Memphis Symphony Orchestra pays homage to Copland, Bach, Strauss

The Memphis Symphony Orchestra opened its 2013-14 season Saturday night by going larger than life.

The program at the Cannon Performing Arts Center, titled “Lincoln Portrait,” refers to the opening piece by the same name, a rousing tribute to Abraham Lincoln by Aaron Copland. It was created during World War II, one of several works by different composers commissioned to celebrate and exalt the American way.

It was a time when Copland had perfected how to wrangle American tunes and elevate them into anthems. The piece honors the 16th president, but it is a fully Coplandian expression, done around the time the composer created “Rodeo,” “Appalachian Spring” and “Fanfare for the Common Man.”

The MSO knows how to play big, and maestro Mei-Ann Chen expertly guided the orchestra from fruited plains to purple mountains majesty. The narrative, featuring excerpts from some of Lincoln’s most profound speeches and writings, was given a dignified reading by Gayle Rose, chairman of the Memphis Symphony board of directors.

If “Lincoln Portrait” was emblematic of Copland, then the following piece, Concerto in D Minor for Two Violins and Orchestra, was similarly quintessentially Bach. It’s one of his best and best known works, taking the listener to a familiar and exhilarating place.

Of the two soloists, Joy Brown Wiener, was the sentimental favorite. The 84-year-old former concertmaster of the MSO had held that position for 40 years when she announced, at age 62, that she’d be retiring at the end of the 1991-92 season.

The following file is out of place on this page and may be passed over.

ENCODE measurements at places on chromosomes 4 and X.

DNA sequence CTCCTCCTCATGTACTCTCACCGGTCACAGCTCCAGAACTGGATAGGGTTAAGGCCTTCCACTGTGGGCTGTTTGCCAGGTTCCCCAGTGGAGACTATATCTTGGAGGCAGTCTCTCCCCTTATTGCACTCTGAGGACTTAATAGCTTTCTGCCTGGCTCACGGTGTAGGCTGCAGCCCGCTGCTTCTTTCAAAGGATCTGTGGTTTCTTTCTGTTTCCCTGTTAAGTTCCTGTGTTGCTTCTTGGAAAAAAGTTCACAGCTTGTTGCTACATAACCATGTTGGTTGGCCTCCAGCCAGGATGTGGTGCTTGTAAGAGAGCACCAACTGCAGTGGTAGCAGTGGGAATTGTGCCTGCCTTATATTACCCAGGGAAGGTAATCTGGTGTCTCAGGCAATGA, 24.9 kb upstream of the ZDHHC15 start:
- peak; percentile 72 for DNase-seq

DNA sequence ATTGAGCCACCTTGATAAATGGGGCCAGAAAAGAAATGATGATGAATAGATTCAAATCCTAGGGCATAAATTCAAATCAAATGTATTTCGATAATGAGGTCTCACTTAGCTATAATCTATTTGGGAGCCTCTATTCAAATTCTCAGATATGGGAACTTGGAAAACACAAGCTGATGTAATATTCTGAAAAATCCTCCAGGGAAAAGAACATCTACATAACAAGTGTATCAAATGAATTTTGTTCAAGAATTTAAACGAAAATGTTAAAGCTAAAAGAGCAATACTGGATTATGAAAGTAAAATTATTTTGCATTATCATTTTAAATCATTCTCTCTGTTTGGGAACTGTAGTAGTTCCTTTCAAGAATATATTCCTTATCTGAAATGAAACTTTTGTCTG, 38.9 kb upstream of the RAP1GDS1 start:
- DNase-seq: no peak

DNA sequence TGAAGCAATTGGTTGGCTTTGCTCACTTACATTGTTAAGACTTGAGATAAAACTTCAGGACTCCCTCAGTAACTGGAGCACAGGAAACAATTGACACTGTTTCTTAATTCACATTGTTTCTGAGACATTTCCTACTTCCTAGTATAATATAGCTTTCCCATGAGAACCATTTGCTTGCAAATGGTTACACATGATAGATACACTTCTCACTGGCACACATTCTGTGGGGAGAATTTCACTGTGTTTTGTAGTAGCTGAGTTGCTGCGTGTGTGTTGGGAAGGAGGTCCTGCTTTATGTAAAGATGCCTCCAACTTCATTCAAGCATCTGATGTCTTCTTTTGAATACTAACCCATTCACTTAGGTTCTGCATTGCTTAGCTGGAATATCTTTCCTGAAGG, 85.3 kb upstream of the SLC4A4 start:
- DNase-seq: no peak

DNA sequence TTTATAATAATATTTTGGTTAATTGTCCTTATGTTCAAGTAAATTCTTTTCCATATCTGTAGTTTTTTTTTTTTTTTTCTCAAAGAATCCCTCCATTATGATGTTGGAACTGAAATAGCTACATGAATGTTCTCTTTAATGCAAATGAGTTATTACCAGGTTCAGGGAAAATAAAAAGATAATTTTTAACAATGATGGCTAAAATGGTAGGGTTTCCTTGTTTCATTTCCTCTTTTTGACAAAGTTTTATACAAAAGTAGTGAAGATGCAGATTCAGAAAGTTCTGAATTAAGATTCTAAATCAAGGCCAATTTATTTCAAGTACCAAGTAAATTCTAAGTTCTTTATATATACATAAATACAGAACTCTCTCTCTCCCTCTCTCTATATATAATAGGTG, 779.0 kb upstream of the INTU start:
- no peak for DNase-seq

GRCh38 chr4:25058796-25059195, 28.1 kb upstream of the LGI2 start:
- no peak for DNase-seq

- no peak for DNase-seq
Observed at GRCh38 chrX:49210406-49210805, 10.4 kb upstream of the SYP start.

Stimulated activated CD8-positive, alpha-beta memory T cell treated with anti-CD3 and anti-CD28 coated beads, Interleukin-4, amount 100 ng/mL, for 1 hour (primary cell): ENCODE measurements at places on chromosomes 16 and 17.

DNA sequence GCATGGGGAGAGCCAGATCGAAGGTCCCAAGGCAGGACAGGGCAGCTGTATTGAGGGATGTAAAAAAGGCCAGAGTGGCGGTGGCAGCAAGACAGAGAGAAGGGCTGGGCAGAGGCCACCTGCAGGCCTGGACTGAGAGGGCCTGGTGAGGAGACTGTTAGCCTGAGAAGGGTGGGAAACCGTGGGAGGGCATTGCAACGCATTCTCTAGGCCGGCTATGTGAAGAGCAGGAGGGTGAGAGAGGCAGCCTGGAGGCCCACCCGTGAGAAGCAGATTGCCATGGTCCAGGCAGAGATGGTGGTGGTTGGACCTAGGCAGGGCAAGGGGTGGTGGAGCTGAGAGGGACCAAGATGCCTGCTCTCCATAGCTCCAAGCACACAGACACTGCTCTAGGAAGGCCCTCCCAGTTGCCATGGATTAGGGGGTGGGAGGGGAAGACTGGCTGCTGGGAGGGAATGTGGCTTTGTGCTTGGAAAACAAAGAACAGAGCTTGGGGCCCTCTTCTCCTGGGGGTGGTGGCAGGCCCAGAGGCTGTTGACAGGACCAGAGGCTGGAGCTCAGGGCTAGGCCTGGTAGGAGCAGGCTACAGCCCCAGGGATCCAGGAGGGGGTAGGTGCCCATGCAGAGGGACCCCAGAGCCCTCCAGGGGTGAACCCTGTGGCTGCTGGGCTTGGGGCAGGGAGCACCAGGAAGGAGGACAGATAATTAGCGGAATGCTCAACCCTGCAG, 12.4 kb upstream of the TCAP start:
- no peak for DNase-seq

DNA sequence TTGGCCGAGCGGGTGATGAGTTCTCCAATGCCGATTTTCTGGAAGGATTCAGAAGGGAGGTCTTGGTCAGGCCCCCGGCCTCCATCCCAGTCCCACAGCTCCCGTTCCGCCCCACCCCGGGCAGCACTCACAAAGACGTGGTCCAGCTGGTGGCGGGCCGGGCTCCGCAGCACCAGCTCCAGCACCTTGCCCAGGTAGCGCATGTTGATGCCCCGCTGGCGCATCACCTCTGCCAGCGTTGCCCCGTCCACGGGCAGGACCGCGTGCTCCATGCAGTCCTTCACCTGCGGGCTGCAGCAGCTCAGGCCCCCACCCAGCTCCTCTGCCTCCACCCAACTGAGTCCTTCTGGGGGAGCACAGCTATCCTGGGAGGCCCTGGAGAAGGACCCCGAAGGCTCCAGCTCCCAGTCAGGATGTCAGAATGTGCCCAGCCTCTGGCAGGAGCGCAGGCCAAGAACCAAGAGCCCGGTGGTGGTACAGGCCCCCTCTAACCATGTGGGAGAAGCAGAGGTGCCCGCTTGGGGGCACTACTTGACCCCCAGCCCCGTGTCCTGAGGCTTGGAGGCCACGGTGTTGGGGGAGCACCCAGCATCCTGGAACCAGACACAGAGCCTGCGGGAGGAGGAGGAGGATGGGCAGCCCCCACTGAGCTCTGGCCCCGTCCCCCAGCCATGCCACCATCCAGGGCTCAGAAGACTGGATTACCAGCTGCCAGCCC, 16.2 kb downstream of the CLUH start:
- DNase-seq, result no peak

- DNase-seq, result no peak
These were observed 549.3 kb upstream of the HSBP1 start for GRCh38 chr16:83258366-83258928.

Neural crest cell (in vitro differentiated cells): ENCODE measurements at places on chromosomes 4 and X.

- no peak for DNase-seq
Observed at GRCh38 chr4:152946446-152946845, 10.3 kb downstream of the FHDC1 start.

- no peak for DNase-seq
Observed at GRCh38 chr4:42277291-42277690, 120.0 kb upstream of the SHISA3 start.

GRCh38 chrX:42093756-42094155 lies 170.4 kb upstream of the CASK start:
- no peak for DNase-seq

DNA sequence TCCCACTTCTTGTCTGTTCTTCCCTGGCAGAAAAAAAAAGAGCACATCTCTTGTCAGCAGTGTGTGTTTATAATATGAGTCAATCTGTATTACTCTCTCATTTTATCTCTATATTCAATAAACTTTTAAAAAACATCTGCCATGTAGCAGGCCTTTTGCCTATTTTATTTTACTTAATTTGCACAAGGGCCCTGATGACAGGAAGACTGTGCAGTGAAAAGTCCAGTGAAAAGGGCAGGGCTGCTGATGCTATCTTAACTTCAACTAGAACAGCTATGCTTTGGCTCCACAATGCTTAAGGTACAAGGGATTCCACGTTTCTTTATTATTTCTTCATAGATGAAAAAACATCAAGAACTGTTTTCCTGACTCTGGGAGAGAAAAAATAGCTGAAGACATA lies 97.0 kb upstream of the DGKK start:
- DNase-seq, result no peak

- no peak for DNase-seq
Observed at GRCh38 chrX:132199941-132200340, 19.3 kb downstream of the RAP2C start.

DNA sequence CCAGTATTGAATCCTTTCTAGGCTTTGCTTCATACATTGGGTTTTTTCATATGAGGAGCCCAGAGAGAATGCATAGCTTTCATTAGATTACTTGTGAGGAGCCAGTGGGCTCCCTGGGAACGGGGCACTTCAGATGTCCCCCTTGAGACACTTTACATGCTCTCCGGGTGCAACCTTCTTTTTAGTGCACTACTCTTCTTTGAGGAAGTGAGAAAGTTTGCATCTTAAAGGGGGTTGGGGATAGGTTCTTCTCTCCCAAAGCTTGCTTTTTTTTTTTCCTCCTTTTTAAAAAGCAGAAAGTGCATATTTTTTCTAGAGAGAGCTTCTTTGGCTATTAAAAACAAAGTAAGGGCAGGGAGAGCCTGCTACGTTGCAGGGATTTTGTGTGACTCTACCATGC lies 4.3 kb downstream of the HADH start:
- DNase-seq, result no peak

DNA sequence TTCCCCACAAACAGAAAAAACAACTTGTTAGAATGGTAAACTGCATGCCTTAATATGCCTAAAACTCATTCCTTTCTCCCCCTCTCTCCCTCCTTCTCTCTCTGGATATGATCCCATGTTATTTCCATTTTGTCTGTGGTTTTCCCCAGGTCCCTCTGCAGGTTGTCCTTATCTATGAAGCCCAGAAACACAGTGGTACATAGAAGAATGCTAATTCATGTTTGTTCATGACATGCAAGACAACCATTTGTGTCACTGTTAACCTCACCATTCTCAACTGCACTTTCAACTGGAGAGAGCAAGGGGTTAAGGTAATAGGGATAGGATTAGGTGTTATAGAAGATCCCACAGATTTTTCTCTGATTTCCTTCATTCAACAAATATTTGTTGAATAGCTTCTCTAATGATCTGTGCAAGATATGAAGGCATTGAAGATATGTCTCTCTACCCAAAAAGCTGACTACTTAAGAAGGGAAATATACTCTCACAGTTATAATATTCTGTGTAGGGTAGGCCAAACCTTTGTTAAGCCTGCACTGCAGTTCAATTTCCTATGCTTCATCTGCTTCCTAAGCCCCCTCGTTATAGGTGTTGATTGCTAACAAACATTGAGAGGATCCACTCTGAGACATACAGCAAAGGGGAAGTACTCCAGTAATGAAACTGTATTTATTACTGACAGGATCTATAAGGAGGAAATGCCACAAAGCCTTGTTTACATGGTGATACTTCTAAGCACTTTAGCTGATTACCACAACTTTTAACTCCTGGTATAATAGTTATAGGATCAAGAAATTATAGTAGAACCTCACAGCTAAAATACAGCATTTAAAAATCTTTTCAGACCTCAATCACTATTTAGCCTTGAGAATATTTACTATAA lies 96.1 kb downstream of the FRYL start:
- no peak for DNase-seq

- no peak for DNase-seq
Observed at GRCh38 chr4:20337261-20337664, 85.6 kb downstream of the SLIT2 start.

She’s continued to play and teach since then, and her skills were duly recognized by the appreciative audience.

Her partner in the Bach was Ellen Cockerham, the latest in a series of guest concertmasters who have been filling in since Susanna Perry Gilmore left for the Omaha Symphony in mid-2012. Cockerham was spot-on performing the Bach, but her virtuosity really came out in the evening’s final work, Richard Strauss’ “Ein Heldenleben” (A Hero’s Life).

Strauss’ tone poem is an ambitious piece honoring, the composer said, any heroic character whose ideals and character deserve approbation. The work is largely about Strauss, however, who, backed by a healthy ego, had already cranked out several notable compositions, including “Thus Spake Zarathustra,” “Don Juan,” “Don Quixote” and “Till Eulenspiegel.”

It is an engaging piece, with grandeur and wit, and — like the Copland and Bach — very much a reflection of the composer. There were nine horns, which were given a lot to do and did it well.

But the star was Cockerham’s exquisite playing in the portion of the piece known as “The Hero’s Helpmate.” Strauss was honoring his wife, an operatic soprano who was said to be complex, eccentric and outspoken — qualities one might find in a diva. Strauss’ composition was loving, and Cockerham brought an extraordinary range of expression to the performance.

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